President Trump’s decision to pull back on a planned military strike against Iran has divided Republicans, pitting hawks who criticized his midoperation retreat against a noninterventionist wing that sided with most Democrats to praise it.
The rift highlights a longstanding debate in the Republican Party over national security that has played out inside Mr. Trump’s White House and in the halls of Congress, and has resurfaced as Iran’s bellicose actions have rekindled questions over lawmakers’ roles in matters of war and peace. It has also pointed up profound concerns among some Republicans, who are normally loath to criticize the president over such issues.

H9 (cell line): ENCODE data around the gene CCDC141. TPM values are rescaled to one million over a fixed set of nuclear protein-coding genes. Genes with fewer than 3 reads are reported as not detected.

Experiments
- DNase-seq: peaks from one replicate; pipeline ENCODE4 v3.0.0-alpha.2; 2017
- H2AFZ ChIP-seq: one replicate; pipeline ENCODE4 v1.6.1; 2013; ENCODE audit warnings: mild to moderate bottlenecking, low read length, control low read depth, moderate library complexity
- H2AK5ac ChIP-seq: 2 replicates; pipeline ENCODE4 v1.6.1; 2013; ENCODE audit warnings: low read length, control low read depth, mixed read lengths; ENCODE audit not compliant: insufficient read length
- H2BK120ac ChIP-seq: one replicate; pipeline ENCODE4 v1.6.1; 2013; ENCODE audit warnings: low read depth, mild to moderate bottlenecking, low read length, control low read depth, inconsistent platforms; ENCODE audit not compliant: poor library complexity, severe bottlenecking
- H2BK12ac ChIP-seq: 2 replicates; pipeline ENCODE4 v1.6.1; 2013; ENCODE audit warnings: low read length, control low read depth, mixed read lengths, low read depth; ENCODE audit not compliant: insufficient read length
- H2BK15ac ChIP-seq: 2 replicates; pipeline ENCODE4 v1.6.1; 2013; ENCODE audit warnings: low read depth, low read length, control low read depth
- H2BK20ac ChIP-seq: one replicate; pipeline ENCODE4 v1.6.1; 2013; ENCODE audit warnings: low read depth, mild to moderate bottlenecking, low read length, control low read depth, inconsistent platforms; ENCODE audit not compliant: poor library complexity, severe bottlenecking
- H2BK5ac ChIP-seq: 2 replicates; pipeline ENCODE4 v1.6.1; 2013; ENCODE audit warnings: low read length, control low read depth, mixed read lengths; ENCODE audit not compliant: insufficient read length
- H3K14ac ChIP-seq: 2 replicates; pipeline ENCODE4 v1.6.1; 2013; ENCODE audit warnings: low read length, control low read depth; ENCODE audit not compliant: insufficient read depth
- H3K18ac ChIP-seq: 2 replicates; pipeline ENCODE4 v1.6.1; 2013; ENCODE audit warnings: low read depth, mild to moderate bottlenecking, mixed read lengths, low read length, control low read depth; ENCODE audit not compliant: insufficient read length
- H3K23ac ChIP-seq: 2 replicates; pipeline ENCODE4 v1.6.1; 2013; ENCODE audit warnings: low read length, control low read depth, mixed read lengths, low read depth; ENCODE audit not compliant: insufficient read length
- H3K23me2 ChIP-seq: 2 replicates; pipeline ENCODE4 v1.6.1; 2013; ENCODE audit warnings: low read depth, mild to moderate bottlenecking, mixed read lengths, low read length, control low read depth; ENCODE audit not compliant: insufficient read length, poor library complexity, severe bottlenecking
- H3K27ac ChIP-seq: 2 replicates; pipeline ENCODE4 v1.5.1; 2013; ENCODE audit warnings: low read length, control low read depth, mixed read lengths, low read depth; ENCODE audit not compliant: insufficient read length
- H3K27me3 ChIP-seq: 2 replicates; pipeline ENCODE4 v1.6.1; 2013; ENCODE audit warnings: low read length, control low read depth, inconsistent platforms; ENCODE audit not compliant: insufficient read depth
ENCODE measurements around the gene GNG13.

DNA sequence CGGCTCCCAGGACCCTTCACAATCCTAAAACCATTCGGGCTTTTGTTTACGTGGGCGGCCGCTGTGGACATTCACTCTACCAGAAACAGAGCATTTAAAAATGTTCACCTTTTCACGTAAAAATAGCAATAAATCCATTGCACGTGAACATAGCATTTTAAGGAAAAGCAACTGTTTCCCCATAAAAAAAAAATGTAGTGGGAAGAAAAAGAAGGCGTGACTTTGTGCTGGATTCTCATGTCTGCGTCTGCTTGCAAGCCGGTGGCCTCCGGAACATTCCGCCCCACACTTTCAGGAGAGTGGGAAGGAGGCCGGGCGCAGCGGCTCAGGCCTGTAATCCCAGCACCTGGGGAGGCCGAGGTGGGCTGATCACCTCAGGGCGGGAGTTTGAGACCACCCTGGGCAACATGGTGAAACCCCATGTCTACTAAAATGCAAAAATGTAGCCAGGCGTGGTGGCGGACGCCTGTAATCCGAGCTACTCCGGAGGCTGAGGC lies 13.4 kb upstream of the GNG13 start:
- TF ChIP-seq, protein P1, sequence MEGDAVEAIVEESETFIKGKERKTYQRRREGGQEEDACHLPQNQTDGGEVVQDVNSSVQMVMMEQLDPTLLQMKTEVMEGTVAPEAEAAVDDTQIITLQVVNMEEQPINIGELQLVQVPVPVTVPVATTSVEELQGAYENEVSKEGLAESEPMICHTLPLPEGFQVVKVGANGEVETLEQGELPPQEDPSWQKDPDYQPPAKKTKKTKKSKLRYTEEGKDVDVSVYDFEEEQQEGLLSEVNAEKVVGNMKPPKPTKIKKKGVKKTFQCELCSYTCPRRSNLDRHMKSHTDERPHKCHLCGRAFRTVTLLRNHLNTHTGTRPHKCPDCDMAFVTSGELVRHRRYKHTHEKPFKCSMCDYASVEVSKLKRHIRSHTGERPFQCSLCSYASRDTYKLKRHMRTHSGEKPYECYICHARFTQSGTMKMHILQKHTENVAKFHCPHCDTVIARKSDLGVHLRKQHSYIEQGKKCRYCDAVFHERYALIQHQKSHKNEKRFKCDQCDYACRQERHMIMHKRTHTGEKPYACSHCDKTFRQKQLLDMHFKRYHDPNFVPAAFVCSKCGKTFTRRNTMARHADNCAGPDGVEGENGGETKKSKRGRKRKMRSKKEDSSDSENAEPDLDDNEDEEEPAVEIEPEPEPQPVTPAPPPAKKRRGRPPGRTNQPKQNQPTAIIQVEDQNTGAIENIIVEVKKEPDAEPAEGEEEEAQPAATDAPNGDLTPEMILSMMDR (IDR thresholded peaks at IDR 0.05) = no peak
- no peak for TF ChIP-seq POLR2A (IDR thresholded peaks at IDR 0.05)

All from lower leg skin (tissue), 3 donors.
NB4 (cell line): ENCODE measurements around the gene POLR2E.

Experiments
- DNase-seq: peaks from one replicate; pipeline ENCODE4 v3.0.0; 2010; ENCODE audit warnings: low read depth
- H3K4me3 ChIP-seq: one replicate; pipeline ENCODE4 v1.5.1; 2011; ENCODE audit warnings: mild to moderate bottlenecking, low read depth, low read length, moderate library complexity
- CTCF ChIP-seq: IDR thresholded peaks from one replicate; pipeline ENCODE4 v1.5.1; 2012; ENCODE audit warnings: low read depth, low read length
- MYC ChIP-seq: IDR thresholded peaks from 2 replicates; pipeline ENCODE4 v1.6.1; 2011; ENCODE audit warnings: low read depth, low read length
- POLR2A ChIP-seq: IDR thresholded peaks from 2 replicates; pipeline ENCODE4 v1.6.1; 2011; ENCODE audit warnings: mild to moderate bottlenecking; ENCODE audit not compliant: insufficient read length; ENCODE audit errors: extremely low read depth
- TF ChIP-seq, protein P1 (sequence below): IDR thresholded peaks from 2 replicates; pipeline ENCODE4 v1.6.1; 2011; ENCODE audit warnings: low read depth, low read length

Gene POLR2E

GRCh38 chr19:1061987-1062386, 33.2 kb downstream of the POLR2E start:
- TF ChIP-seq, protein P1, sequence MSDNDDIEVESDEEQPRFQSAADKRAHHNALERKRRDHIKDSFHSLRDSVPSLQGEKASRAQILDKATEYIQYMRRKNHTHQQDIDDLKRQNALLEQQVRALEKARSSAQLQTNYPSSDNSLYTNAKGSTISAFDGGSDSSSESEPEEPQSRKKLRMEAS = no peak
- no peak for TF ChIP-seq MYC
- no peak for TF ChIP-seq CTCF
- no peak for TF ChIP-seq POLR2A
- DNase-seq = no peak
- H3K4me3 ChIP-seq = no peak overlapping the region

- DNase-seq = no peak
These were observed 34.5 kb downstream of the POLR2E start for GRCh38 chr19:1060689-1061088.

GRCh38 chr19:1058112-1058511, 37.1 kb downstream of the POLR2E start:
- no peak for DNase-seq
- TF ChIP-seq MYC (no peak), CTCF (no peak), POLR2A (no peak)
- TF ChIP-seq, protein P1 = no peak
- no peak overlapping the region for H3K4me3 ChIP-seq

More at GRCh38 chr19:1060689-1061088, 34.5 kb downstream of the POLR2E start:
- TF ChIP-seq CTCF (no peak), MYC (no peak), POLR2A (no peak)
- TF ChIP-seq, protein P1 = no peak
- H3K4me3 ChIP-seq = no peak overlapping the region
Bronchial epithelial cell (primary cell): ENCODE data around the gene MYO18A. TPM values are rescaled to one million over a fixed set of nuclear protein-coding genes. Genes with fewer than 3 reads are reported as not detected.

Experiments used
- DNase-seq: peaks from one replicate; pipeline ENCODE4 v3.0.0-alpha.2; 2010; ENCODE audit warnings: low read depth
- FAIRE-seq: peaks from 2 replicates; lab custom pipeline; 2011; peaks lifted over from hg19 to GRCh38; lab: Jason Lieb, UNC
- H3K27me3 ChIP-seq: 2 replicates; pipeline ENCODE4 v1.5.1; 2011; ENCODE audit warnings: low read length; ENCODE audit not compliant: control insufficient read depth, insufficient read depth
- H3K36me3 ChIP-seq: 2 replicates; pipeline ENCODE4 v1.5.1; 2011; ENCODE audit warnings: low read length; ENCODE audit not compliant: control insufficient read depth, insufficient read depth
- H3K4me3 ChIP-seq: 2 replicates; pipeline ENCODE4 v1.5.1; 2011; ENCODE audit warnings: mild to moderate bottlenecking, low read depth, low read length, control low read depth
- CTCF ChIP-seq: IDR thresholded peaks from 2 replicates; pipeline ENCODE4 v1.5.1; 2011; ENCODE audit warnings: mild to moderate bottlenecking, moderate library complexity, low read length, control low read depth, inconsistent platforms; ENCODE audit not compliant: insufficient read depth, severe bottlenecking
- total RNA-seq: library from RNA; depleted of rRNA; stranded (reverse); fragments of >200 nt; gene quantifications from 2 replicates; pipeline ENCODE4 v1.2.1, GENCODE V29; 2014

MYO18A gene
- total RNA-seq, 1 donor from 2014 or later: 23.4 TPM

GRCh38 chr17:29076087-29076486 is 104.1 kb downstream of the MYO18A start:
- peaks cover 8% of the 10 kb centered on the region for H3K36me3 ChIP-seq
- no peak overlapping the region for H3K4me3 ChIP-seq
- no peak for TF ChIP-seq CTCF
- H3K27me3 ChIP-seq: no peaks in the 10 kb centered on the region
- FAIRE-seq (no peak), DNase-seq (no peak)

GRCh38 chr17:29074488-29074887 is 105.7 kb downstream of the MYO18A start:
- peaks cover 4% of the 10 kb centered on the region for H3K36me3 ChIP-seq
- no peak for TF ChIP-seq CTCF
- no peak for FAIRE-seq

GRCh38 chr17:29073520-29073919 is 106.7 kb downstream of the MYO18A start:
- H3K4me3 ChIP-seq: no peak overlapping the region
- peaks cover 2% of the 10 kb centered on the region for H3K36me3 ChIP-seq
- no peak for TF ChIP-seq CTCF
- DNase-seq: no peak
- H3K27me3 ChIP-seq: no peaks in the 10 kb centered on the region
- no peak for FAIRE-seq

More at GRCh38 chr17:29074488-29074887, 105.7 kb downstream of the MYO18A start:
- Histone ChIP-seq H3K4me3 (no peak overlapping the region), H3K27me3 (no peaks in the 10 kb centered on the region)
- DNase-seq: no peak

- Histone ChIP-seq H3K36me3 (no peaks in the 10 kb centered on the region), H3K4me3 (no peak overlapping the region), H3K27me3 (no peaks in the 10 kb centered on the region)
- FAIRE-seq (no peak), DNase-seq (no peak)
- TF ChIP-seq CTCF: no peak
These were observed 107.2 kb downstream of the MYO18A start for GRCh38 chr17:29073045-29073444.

Representative Liz Cheney of Wyoming, the third-ranking House Republican, said on Friday that she was concerned about Mr. Trump’s restraint in response to the downing of an American drone, comparing it with President Barack Obama’s unfulfilled threat to strike Syria if it crossed a “red line” by using chemical weapons.
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